Because we think art matters.
The whole artistic process matters.
The values gained by celebrating the arts and artists, cultivate a number of values, traits and practices that help us learn to navigate the challenges of community and life.
Here’s a few that I think are meaningful:
- Slowing down to contemplate, listen and savor.
“The whole culture is telling you to hurry, while the art tells you to take your time. Always listen to the art.”~Junot Diaz
Life is so fast these days and learning to look and listen is being crushed by the speed and ease of things. We live in a time when we don’t need to learn to observe and listen because everyone and everything is seeking to tell us what to think, what to say and how to act. Art offers us a view of life that is multifaceted and boundless in ways that help us escape groupthink and forced conformity to patterns and practices of the demanding world.
- Celebrating the act of creation.
In a world of chaos, people need to practice creation. It’s a message of hope and empowerment in the face of things that seem uncontrollable and ominous. This is especially true for individuals who live in cycles of poverty, need or oppression. The margins are often full of hopelessness and nihilism. Creation in all it’s forms are keys of escape, be it momentary or eventual.
- Practicing the value of giving and receiving.
Take, take, take…can become a posture of life, mind and heart and it corrodes the fabric of relationship. A sense of entitlement makes life and people unbearable. The pressure of expectations and the demanding nature is a heat lamp to wilt joy, spontaneity and freedom. An encounter with art disarms the claws of that character trap. You cannot force art to conform to you. You have to come at it freely. Learning to interact with art teaches us to develop as people, to humble ourselves and practice the art of asking, seeking, knocking and waiting.
- Speaking in parable about meaningful and monstrous things.
This world is far more beautiful and frightening than we allow ourselves to face. Art confronts us and witnesses to realities of others and ourselves that need to be examined or heard. Good art isn’t easy, or cheap, it should require something from us. It should at times be daring and dangerous of mind and heart. Truth is the prophet in art.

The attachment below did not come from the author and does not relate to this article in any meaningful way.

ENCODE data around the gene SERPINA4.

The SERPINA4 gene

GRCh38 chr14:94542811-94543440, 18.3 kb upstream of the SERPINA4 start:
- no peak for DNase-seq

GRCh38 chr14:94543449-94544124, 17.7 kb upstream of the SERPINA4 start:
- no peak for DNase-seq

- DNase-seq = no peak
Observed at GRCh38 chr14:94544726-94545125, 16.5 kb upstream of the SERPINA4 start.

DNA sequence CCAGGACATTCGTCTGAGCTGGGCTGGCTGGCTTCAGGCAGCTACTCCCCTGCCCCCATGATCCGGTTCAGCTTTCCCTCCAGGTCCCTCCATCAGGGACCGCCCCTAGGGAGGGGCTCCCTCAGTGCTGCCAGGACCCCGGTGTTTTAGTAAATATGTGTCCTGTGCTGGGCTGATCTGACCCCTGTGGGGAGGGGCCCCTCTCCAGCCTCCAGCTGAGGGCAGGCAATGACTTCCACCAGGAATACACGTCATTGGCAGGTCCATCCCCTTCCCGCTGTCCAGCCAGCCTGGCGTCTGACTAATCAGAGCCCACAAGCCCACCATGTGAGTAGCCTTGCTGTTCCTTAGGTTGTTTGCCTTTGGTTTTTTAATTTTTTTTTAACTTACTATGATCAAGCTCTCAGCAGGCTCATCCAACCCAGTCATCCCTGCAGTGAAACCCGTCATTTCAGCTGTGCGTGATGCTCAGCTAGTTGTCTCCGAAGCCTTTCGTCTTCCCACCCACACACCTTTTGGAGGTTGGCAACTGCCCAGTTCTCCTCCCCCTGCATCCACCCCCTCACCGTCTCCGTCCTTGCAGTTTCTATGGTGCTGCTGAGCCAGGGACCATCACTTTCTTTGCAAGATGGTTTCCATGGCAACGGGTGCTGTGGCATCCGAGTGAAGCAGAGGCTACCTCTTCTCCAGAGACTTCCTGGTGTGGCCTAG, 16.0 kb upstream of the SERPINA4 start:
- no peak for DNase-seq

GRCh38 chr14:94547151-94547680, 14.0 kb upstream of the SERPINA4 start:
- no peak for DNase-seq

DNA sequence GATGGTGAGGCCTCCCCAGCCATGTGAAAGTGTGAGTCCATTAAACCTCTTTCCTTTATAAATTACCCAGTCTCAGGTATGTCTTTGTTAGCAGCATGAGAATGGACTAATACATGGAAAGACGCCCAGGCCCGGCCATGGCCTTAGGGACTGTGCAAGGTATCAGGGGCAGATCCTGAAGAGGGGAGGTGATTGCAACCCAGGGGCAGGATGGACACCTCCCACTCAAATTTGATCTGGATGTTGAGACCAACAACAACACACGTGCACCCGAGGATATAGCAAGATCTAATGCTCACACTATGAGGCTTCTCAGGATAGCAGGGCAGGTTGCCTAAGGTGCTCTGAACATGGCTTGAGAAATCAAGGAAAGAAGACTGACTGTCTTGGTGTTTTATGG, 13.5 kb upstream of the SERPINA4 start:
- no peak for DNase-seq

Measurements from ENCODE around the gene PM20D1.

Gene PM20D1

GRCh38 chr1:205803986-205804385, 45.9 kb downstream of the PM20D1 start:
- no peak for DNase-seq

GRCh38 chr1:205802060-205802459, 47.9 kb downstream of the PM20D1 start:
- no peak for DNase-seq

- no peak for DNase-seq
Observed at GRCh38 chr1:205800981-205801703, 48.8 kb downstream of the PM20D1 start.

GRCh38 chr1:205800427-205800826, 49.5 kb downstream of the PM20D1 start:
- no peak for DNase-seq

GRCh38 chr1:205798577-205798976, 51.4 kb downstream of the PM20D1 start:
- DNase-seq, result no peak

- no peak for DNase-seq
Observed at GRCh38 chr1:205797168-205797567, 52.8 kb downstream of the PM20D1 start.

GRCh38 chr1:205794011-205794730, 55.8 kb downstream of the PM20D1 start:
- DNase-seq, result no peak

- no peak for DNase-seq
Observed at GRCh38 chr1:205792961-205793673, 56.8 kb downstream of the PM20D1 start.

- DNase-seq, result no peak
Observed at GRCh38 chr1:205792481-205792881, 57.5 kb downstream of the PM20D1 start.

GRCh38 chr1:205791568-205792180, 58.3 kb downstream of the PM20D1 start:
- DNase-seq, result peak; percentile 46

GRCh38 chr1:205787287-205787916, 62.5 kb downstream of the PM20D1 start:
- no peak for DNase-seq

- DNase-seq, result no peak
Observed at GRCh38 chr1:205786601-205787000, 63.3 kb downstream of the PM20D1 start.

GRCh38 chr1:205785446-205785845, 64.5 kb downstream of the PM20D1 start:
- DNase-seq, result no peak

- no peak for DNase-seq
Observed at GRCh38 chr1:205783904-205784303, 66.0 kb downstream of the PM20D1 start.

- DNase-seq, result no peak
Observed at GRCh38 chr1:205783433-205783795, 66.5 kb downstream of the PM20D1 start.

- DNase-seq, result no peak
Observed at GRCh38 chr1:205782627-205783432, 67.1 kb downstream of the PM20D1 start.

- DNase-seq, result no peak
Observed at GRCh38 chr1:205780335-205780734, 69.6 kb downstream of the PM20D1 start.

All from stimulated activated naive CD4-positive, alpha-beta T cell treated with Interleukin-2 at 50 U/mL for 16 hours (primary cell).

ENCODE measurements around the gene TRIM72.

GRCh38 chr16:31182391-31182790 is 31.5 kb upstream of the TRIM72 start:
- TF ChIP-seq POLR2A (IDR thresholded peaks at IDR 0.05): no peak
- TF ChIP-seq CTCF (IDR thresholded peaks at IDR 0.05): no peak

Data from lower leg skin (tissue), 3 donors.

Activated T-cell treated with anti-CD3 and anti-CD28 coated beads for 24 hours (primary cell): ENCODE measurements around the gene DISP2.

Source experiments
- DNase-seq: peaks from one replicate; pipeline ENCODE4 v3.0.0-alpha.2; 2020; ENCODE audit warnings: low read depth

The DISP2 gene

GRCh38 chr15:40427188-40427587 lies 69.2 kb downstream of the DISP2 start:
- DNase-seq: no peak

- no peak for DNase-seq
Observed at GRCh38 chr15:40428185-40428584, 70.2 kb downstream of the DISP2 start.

- Practicing the values of measured pace, patience, process, craft, skill, courage, vulnerability, appreciation, contemplation and discovery.
Drink and food is often served at art events because most people are wired to run through things at a pace that misses what someone who is slowing down will catch. We are losing the value of slow work, of taking time to make something well. When we come together to celebrate art and artists, we are reminding ourselves of the values that make human life deep and rich.
- Giving ourselves to awakening, revelation, inspiration and illumination.
People are wired internally to long for the numinous and art touches the soul, often bypassing all the walls of skepticism, judgment and prejudice. Art can teach us to see life, people, places and things in a new light. Art can make blind people see, deaf people hear and lame people walk.
- Celebrating community and inter-generational togetherness.
Art brings people of all ages together. From the first creative moments of childhood, we are hovered over by older people celebrating all discovery and new acts of doing. The first works of art are praised, cherished and presented on fridges, framed for walls or posted online. We learn very young that we are a people of mutual admiration and praise. We learn that the old can be voices of nurture, a presence of praise and that’s an environment for healthy growth.
- Practicing the art of hospitality, welcome and togetherness.
Hosting an art event, requires thinking about others and that is a priceless gift in its right place and measure. Cultivating the art of hospitality in a world that is constantly demanding us to divide into more and more subcategories is critical to reclaiming a sustainable expression of community. Opening the doors to strangers and friends to come and experience what we have created and desire to give to others, is a practice that can help mend the tearing fabric of community.
Invitation by Shel Silverstein
If you are a dreamer, come in.
If you are a dreamer, a wisher, a liar,
A hope-er, a pray-er, a magic bean buyer,
If you’re a pretender, come, sit by my fire.
For we have many a flax golden tale to spin.
Come in, come in.